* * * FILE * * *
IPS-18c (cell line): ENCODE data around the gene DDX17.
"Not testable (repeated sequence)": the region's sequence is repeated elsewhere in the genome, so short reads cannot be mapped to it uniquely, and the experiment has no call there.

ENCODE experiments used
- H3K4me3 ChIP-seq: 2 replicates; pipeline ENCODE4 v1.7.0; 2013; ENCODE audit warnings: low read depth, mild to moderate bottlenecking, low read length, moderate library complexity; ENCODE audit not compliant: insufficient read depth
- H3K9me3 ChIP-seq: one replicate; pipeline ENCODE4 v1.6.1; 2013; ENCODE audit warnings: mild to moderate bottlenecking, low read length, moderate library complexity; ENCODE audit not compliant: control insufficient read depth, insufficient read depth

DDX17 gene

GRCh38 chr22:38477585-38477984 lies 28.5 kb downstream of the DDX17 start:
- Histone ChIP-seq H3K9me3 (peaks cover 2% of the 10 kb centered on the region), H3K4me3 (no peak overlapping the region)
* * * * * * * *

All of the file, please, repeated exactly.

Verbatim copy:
IPS-18c (cell line): ENCODE data around the gene DDX17.
"Not testable (repeated sequence)": the region's sequence is repeated elsewhere in the genome, so short reads cannot be mapped to it uniquely, and the experiment has no call there.

ENCODE experiments used
- H3K4me3 ChIP-seq: 2 replicates; pipeline ENCODE4 v1.7.0; 2013; ENCODE audit warnings: low read depth, mild to moderate bottlenecking, low read length, moderate library complexity; ENCODE audit not compliant: insufficient read depth
- H3K9me3 ChIP-seq: one replicate; pipeline ENCODE4 v1.6.1; 2013; ENCODE audit warnings: mild to moderate bottlenecking, low read length, moderate library complexity; ENCODE audit not compliant: control insufficient read depth, insufficient read depth

DDX17 gene

GRCh38 chr22:38477585-38477984 lies 28.5 kb downstream of the DDX17 start:
- Histone ChIP-seq H3K9me3 (peaks cover 2% of the 10 kb centered on the region), H3K4me3 (no peak overlapping the region)